Last week, Atlanta hosted the annual IEEE Symposium on Visual Languages and Human-Centric Computing (VL/HCC). This brought researchers in various fields of Computer Science, particularly those in human-computer interaction and software engineering. Established in 1984, the mission of the conference is to support the design, theory, application, and evaluation of computing technologies and languages for programming, modelling, and communicating, which are easier to learn, use, and understand by people.
Daniel Rough, a PhD student in SACHI attended this conference to present his research called “Jeeves”, a visual language to facilitate ESM application creation, which was accepted as a full paper. (You can find details of this paper via our publications page).
— Brittany Johnson (@brittjayDLF) October 20, 2015
The Experience Sampling Method (ESM) captures participants’ thoughts and feelings in their everyday environments. Mobile and wearable technologies afford us opportunities to reach people using ESM in varying contexts. However, a lack of programming knowledge often hinders researchers in creating ESM applications. In practice, they rely on specialised tools for app creation. An initial review of these tools indicates that most are expensive commercial services, and none utilise the full potential of sensors for creating context-aware applications.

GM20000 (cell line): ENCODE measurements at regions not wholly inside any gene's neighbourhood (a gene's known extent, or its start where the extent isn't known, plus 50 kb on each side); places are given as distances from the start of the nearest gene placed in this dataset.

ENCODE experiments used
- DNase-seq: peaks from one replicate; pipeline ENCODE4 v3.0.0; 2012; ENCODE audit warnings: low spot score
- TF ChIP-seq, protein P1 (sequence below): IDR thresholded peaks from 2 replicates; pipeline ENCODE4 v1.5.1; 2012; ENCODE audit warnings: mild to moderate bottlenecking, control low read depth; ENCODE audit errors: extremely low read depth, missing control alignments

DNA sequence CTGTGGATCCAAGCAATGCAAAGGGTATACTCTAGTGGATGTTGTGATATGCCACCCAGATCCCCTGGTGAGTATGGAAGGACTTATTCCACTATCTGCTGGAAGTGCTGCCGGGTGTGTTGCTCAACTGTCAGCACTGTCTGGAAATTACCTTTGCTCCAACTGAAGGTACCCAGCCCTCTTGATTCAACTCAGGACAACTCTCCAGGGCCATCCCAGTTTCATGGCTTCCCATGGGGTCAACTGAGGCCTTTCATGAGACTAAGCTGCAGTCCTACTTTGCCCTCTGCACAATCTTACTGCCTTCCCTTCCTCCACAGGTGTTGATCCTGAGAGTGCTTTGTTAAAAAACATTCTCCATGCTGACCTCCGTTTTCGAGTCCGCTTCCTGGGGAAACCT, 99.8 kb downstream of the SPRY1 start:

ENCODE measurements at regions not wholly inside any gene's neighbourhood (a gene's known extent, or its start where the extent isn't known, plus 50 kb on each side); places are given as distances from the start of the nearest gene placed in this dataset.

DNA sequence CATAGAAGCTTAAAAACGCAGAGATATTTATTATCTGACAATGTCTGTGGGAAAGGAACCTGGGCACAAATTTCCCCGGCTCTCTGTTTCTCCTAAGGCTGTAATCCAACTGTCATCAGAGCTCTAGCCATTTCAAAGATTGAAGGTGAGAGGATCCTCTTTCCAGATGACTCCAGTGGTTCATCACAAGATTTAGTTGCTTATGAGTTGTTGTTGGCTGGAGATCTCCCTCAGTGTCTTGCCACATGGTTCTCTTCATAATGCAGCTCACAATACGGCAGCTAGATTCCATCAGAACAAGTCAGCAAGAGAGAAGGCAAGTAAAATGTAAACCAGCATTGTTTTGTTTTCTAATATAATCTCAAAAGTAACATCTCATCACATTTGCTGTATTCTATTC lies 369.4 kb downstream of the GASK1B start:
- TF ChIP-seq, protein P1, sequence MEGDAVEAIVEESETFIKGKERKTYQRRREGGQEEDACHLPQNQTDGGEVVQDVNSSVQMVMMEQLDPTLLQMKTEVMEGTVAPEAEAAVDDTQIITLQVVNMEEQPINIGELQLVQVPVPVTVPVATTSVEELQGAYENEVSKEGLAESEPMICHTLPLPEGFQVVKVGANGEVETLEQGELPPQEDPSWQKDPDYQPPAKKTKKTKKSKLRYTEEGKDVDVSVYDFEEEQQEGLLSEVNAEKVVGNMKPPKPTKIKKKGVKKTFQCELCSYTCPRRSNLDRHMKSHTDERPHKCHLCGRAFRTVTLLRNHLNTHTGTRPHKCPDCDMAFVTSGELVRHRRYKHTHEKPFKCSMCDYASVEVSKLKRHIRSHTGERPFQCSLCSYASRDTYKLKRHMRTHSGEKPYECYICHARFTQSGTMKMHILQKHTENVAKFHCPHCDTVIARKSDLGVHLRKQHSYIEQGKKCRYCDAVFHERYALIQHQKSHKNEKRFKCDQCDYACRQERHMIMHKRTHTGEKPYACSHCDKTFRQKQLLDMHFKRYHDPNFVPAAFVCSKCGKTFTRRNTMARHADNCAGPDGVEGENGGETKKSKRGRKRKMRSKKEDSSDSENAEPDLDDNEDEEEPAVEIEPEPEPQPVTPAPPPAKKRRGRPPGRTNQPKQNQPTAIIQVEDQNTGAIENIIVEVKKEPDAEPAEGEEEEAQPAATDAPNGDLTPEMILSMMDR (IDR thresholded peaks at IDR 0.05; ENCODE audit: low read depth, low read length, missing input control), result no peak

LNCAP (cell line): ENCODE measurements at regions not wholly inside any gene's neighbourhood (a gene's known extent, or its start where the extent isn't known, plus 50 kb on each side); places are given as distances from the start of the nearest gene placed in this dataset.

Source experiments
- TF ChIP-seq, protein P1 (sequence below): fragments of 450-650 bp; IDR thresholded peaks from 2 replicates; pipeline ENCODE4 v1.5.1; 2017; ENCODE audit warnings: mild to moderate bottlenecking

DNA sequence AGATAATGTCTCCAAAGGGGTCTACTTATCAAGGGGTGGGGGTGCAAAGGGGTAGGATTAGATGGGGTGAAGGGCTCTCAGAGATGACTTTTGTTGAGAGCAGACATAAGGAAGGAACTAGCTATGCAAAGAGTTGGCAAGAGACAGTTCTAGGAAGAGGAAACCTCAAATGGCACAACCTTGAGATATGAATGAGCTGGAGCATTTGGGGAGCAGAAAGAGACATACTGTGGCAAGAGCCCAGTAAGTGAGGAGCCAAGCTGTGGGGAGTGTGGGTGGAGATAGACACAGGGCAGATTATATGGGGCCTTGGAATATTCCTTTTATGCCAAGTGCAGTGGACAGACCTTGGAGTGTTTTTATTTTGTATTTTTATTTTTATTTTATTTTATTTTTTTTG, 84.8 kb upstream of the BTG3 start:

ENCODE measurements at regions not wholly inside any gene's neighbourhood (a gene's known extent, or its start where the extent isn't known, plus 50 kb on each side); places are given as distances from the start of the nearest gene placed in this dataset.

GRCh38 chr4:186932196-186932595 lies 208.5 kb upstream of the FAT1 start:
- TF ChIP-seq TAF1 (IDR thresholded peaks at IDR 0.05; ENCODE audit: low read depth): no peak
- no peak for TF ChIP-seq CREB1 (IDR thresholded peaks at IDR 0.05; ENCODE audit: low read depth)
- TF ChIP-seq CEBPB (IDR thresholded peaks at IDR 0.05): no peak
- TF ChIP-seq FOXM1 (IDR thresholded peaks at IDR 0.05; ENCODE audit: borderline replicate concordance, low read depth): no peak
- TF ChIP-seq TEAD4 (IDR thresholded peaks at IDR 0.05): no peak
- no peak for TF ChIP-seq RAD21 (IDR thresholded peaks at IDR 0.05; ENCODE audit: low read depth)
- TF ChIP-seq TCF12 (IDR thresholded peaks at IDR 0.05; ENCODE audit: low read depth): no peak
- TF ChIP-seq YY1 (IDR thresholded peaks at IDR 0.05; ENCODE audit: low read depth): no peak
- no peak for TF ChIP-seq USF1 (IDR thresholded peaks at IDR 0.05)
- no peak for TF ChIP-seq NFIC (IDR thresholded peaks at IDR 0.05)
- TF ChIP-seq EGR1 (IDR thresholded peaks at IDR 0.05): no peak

Inspired by successful visual languages in literature, the block-based notation enables researchers to visually construct ESM study specifications.
Its utility was demonstrated with a study to determine usability by end-users of varying programming knowledge, in which it was shown that the language and environment could be feasibly used by participants with no programming experience. In the more general domain of end-user development, the initial evaluation showed that visual programming is a feasible direction of research for enabling technology-supported studies by end-users from various backgrounds.
Thanks to Brittany Johnson for the images of Daniel during his talk.